Jim Field Smith interview
Images: Marc Brenner
Shot in a rain-saturated forest in the Scottish Highlands, Stag is a bleakly compelling three-part comedy-thriller for BBC Two.
The sadistically funny film stars Peep Show’s Jim Howick as Ian, a mild-mannered geography teacher forced to suffer the banter of a bunch of braying, over-privileged public schoolboys when he joins his future brother-in-law’s stag do.
The group includes Reece Shearsmith, Tim Key, Rufus Jones, Crashing‘s Amit Shah and Borgen star Pilou Asbaek, with Steven Campbell Moore as the groom and JJ Feild as his supercilious best man.
Braveheart star James Cosmo and Mountain Goats‘ Sharon Rooney are among the locals forced to endure their obnoxious sense of entitlement.
However, the stag’s weekend of hunting takes a terrifying turn when they discover it’s them that’s being hunted.
Director and co-writer Jim Field Smith has worked on both sides of the Atlantic, coming to prominence with the Hitchockian-thriller The Wrong Mans, starring James Corden and Mat Baynton.
Other credits include the second series of Episodes and the forthcoming US pilot, Pearl, starring Candice Bergen as a larger-than-life matriarch who becomes all-controlling when she’s diagnosed with cancer.
A member of the Perrier-nominated sketch group Dutch Elm Conservatoire, Field Smith set up the company Idiotlamp Productions with his Stag co-writer George Kay.
Here, he discusses the film’s cinematic inspirations, the challenge of making terrible people redeemable, why British comedy directors are in such demand in America and his future plans.
After Stag and The Wrong Mans, storywise, what is that you find so appealing about putting an ordinary guy like Ian into a horrible situation?
I think in TV drama and mainstream movies, particular in the action or thriller genre, the tendency even today is to have the bullet-proof hero. The guy who knows exactly what to do, how to do it, and doesn’t really bleed or cry or panic. And that person doesn’t exist. Or at least, if they do exist, I don’t want to know them. I mean, who would want to be mates with Jason Bourne? He’d be an absolute nightmare. I wanna see some version of me, of you, up there on screen. I wanna see how that person deals with it. It’s a strange mix of wish-fulfilment and “there but for the grace of god”.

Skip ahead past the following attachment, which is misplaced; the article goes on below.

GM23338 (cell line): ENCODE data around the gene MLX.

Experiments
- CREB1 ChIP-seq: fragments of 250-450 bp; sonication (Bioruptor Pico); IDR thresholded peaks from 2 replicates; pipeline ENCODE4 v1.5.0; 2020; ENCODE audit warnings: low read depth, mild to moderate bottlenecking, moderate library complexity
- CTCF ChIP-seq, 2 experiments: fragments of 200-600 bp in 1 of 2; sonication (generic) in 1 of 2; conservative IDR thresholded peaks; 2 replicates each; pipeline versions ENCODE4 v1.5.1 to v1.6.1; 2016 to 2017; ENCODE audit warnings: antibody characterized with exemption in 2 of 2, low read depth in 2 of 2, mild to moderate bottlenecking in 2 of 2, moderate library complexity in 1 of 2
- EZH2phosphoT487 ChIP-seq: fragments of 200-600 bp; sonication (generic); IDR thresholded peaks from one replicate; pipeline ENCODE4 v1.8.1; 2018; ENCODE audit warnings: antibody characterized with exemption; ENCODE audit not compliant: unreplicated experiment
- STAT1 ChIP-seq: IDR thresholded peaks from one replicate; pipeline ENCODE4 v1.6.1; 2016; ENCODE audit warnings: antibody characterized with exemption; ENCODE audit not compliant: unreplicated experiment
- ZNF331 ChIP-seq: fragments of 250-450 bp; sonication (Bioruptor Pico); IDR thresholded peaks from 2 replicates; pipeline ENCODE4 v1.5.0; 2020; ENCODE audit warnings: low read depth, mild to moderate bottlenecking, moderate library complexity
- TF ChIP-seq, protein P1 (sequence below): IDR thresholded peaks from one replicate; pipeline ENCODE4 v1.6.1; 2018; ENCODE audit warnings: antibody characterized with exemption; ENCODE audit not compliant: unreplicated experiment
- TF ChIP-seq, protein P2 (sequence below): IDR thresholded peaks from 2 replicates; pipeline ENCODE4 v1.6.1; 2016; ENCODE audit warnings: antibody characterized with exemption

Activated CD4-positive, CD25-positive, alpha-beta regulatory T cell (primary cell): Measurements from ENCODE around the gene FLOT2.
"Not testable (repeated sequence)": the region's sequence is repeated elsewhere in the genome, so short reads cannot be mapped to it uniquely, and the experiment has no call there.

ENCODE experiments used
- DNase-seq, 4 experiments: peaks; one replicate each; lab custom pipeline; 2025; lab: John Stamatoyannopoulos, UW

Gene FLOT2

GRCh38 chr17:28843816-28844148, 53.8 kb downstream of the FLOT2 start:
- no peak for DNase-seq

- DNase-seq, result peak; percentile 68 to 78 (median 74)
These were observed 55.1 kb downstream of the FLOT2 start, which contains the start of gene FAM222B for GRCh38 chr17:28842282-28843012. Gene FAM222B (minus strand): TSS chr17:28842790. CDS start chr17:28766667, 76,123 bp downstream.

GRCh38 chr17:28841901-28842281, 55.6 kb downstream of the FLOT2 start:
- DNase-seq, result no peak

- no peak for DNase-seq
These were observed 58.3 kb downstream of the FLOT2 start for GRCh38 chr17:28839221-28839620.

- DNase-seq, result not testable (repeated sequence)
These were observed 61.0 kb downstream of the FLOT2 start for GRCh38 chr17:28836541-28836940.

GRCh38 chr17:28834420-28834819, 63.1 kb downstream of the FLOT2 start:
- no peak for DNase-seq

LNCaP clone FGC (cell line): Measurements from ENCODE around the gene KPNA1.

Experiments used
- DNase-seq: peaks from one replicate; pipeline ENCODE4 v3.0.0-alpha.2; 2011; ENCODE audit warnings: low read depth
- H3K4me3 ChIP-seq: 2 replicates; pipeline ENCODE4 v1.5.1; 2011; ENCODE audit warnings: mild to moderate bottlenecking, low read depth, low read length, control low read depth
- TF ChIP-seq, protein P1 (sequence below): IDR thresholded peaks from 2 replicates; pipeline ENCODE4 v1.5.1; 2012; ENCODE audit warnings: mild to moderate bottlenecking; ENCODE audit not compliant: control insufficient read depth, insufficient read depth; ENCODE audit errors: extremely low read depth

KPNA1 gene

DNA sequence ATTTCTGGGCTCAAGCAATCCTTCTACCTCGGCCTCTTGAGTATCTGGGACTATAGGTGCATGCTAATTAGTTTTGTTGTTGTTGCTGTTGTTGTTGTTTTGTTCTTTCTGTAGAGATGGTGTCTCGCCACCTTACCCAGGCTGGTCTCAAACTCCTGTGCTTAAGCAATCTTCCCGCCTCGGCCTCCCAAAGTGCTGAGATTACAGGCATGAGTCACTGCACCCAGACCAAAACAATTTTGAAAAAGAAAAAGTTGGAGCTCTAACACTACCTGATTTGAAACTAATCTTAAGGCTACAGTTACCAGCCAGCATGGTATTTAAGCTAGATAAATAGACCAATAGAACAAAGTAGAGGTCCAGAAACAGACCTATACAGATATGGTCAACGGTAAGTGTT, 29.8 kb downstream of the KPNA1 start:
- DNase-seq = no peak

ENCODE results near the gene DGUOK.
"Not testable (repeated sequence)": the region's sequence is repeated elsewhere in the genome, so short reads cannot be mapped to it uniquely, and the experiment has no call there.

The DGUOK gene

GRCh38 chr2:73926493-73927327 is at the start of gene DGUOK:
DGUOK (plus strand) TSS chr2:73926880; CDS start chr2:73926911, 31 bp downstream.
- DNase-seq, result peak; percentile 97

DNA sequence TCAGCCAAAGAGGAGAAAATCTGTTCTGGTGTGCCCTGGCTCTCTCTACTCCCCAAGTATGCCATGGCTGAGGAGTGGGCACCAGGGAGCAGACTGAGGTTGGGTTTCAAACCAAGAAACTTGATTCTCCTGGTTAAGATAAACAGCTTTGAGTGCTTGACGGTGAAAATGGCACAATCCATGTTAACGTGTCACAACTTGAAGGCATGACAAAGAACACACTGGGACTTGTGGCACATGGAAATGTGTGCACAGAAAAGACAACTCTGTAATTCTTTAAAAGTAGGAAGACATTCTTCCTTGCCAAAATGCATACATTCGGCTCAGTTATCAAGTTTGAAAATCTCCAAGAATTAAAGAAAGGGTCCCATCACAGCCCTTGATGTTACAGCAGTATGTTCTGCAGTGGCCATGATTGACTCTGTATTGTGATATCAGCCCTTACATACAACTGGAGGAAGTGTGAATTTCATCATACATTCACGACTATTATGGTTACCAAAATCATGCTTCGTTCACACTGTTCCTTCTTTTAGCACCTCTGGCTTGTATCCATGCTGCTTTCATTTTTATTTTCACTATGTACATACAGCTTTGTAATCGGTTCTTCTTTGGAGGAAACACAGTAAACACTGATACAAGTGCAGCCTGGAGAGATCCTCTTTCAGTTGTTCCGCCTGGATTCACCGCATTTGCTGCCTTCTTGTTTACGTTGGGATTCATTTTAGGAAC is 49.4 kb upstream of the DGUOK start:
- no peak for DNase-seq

Do you feel like there’s a bit of a gap in the market for comedy-thrillers on UK television?
I’m not sure if there’s a gap in the market. Maybe a sliver. A crack. I do think there’s an appetite for comedy that goes beyond the traditional sitcom formats of workplaces and flatshares. Why should dramas get to have all the fun? And equally I don’t think comedies should have to just be flat-out funny all the time. George and I like to explore the grey areas between the genres.
With more of an arc to establish the situation, does the comedy come more organically than when writing a sitcom?
Absolutely. Certainly we didn’t approach writing Stag by thinking “What would be funny?” In sitcom world, you’re having to orchestrate everything to allow for the funny set-piece or to service the running joke. And inevitably that means making decisions that can betray your characters, or not feel that truthful. With a serialised arc, it’s much more about thinking where you want the characters to start and end up, and what can we throw at them along the way that isn’t primarily funny but actually helps us change those characters for better or worse. And I think if you paint those characters right, and they are identifiable, then their struggle becomes funny organically.
Did you have any other films or shows in mind when you were making it, were you channelling the likes of Predator or Deliverance?
It’s influenced by all sorts of things – definitely both of those you mentioned. But we were influenced by other perhaps less obvious sources too. Saving Private Ryan and Band of Brothers both come to mind, in terms of how the group dynamic evolves in the face of atrocity. Lost was also a big influence on the first episode in particular.
Is it easy to persuade actors to take roles in which they get to play over-privileged pricks who die horrible deaths?
I think they relished the challenge of making these characters redeemable, however minutely. It was perhaps fun to play up to the boorish stereotype, but also there was an opportunity to add an extra layer to that – which I think they all did exceptionally well, in ways that weren’t necessarily indicated on the page.
How important was it that they all find a degree of self-awareness and redemption before the end?
Really important. We wanted them to start out as a seething, almost indistinguishable mass of yobs. But then as the events unfold, we start to see them more as individuals and we perhaps appreciate how they’ve come to be so blinkered, or what it is they might be concealing or compensating for. And hopefully at that moment, we start not to want to see them die – which is what you think when you first meet them – but actually we now want them to keep going along that trajectory of enlightenment and self-improvement, and perhaps cheat death. Sadly, for many of them, even if they manage the former, they rarely succeed at the latter.
What’s your favourite scene in Stag and why?
Many of my favourite scenes are in the final episode, so it’s hard to talk about them without spoiling the story. But I think after all the fireworks and stunts of the first couple of episodes, in the finale it does focus more intently on the few remaining characters and it’s often the simpler little moments that I ended up enjoying the most. Because although it is satisfying to put these louts through an horrific assault course, it’s more satisfying to see what effect it has had on them, and they are – hopefully – some very touching and tense moments in the finale that I think are more dramatic than any of the bigger set-pieces in the show.